It is often quoted that in face-to-face communication the meaning of the message is communicated by: 2
- Your words – 7% of what was liked in a communication
- Your tone of voice – 38% of what was liked in a communication
- Your body language – 55% of what was liked in a communication
Problems may start during the patient’s first point of contact, such as on the phone or at the front desk. Medical Protection devised the A.I.D© model [see below] which sets out the important elements of support and tension required to help bring about an acceptable solution, and teaches this at our workshops.
8. Ensure reception staff have time management guidance
With training and experience, receptionists should try to put adequate time aside for appointments involving complex patients. Appointment information such as its duration and frequency should be clear and accessible to practice staff, regardless of who is in charge of the front desk on any day.
Receptionists – your unsung heroes
Receptionists play a key role in maintaining efficiency and productivity as well as excellent patient relationships. As initiatives are being rolled out to support practices to ‘work at scale’, the learning curve for non-clinical staff has certainly increased.
GPs and practice managers must understand how their receptionists’ roles have evolved, provide appropriate support and consider that patients who are rude to receptionists may be perfectly polite to their GP. Daily challenges faced by receptionists must be acknowledged, and they should feel reassured and be able to escalate any concerns. Do not forget that a ‘thank you’ goes a long way.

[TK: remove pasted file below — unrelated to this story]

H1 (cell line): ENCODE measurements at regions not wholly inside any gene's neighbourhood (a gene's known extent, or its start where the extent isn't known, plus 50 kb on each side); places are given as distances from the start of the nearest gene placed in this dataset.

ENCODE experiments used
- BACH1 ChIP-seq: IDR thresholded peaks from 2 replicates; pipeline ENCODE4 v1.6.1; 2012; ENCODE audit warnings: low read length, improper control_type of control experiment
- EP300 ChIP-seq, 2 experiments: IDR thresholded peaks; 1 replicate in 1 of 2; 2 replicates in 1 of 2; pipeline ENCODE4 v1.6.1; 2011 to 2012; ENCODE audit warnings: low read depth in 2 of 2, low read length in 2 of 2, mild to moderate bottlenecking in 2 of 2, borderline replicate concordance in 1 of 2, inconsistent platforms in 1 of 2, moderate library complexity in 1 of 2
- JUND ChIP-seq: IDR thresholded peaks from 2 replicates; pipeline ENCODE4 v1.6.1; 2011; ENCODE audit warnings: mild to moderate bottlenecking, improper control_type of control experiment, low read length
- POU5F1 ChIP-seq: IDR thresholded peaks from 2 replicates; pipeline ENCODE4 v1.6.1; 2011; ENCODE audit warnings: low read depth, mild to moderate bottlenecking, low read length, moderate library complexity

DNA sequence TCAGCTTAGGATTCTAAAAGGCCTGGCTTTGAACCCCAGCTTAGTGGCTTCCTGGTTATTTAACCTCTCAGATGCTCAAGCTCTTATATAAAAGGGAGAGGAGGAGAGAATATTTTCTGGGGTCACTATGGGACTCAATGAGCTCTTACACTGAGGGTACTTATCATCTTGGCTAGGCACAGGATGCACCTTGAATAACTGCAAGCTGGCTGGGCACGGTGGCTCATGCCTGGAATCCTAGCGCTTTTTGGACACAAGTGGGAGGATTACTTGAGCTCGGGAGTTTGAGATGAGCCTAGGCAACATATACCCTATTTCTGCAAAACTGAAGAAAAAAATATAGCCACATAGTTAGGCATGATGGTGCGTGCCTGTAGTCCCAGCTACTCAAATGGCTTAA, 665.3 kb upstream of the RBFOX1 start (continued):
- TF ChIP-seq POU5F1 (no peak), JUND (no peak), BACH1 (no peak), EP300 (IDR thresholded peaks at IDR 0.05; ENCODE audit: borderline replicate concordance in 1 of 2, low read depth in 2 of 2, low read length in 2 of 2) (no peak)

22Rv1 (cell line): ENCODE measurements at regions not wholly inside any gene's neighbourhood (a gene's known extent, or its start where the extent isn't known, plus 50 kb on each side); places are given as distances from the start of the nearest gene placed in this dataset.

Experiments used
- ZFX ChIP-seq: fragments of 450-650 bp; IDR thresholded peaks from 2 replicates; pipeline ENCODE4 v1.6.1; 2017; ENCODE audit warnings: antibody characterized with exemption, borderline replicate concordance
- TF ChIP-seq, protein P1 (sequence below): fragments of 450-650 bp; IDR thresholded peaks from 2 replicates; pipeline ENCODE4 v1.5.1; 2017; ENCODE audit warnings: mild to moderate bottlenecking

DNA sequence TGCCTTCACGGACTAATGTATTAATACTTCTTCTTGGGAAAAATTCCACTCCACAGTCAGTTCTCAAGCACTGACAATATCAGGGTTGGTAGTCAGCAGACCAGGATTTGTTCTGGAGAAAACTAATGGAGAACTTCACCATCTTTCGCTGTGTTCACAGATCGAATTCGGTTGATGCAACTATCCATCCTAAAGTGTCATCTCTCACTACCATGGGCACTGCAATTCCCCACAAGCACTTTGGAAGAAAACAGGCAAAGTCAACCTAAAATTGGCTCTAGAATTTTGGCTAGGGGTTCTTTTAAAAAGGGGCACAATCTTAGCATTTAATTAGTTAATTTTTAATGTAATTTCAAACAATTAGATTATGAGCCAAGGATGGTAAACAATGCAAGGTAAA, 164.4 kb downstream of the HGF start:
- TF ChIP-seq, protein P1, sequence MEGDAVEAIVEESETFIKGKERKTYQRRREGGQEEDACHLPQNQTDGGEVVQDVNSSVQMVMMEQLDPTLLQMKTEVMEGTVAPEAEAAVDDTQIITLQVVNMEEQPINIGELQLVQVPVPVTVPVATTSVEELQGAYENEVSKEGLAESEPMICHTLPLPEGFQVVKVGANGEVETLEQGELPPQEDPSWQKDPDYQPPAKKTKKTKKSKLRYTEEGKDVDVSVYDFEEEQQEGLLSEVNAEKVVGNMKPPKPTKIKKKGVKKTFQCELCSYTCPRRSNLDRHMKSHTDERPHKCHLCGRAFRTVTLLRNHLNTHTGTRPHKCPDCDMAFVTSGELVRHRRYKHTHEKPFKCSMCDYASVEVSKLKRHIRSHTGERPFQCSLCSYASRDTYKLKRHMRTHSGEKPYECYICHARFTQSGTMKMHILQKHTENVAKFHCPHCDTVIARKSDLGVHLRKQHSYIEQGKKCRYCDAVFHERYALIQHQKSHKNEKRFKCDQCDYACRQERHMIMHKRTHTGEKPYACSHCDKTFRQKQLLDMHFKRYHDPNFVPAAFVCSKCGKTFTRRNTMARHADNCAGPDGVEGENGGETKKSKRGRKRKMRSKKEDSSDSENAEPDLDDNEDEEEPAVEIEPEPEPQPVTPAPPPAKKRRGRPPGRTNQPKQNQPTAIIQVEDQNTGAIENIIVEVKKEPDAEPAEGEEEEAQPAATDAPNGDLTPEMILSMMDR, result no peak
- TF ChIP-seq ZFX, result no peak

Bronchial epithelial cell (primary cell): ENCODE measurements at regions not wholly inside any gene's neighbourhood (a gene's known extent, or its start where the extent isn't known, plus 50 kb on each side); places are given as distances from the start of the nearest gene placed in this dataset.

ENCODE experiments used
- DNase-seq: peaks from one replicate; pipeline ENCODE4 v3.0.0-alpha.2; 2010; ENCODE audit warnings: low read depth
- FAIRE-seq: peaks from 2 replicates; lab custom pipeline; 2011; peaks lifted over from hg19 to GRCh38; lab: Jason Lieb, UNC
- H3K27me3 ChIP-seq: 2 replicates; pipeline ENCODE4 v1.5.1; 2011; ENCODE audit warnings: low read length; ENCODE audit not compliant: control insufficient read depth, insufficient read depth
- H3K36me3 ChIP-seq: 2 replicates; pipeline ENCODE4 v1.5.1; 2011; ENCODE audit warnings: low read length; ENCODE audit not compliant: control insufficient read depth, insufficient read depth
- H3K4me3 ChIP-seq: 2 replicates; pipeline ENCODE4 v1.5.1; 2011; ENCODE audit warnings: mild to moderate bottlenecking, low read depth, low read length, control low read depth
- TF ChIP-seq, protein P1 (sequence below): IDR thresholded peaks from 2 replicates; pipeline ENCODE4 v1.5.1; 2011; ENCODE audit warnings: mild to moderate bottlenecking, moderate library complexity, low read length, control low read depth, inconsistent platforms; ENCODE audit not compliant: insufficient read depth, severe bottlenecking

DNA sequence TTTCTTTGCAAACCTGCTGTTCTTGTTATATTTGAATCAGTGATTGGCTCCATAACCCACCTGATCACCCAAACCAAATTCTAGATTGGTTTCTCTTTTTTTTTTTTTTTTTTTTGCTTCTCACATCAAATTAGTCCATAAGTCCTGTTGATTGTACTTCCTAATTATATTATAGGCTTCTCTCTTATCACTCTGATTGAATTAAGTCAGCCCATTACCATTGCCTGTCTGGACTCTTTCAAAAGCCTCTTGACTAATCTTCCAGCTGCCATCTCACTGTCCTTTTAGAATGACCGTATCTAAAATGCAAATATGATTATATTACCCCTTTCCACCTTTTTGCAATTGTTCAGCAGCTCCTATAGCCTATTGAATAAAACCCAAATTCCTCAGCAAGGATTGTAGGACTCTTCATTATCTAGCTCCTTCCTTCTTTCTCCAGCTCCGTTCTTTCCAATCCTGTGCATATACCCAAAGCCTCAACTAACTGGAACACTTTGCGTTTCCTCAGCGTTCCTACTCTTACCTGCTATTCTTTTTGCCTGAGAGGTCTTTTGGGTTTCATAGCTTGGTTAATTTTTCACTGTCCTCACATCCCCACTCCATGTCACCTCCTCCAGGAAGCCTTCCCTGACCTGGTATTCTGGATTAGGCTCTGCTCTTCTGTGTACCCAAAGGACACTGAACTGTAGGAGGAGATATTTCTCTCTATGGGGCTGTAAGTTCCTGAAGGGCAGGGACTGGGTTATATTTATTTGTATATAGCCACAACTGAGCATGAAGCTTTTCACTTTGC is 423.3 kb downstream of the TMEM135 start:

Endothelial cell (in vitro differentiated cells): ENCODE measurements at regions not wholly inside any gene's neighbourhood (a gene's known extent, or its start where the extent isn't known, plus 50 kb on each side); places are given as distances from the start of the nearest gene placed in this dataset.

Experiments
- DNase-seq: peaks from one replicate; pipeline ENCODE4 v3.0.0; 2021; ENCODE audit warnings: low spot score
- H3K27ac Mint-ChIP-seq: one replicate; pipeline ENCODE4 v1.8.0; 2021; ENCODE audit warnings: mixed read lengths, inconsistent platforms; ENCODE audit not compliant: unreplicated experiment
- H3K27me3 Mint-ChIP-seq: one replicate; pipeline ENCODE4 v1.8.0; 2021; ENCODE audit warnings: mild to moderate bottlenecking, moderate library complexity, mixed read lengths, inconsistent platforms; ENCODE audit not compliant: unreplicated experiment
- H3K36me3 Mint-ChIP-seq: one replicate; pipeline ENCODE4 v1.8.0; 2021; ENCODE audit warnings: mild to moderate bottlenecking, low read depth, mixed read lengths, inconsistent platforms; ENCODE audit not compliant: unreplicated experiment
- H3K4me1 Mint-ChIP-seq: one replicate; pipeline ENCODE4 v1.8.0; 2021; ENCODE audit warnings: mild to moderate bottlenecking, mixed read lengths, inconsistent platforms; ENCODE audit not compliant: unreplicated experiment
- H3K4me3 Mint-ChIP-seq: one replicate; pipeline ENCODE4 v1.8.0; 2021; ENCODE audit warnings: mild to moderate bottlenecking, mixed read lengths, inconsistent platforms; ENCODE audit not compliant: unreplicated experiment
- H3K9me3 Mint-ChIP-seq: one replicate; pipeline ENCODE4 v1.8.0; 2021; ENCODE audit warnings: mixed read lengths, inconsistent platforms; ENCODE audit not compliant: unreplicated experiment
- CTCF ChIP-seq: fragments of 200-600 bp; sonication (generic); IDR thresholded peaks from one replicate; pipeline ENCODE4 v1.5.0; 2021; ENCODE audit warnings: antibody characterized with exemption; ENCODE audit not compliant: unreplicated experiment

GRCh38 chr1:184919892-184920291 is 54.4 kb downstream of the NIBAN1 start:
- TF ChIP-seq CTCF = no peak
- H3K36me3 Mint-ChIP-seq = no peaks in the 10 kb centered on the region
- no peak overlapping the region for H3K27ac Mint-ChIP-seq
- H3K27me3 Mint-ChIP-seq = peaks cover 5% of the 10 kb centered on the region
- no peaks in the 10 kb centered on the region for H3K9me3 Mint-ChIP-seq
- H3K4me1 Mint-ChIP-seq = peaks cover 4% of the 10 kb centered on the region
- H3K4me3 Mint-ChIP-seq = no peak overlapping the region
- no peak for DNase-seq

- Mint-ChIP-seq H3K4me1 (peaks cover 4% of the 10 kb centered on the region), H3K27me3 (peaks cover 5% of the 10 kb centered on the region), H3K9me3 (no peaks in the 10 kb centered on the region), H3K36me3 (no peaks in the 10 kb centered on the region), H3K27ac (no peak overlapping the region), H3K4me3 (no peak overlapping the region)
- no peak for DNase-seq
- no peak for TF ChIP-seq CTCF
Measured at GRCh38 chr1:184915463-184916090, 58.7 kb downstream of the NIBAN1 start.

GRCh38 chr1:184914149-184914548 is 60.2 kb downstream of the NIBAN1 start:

With the right systems in place, practices can mitigate medicolegal risks even in the most challenging environment.
|Medical Protection A.I.D© model to manage conflict and aggression in a practice|
The A.I.D© model reminds us of the important elements of support and tension required to help bring about an acceptable solution. The elements of the model are:
1. Acknowledge the patient’s position
'Mr Smith, I am aware that your appointment was at half past eight. I am very sorry for your delay and I can understand why you are feeling upset.'
2. Inform them of your position
'Unfortunately the doctor had to deal with an emergency so his other appointments have been delayed. I understand your position and that you are worried about your son. It would be better if you were able to take a seat with your son at the moment and wait for his name to be called.'
3. Discuss a way forward
'Mr Smith I will ensure that the doctor knows that you are waiting and that you are concerned as you need to get back to work. I will do everything that I can to make sure that your son is seen as soon as possible.'
- Julie Price is head of risk management and education consultancy at Medical Protection
Medical Protection runs an in-house workshop on 'Managing conflict and aggression in general practice'. If you are interested in commissioning this workshop for your organisation, contact Educational Services for more information and costs. Email: firstname.lastname@example.org or call 0113 241 0696.
- GMC. Ending your professional relationship with a patient. 2013
- Mehrabian A. Silent messages. Implicit communication of emotions and attitudes. Wadsworth Publishing Co Inc; 2nd Revised edition edition (1 Jan 1981) ISBN-13: 978-0534009106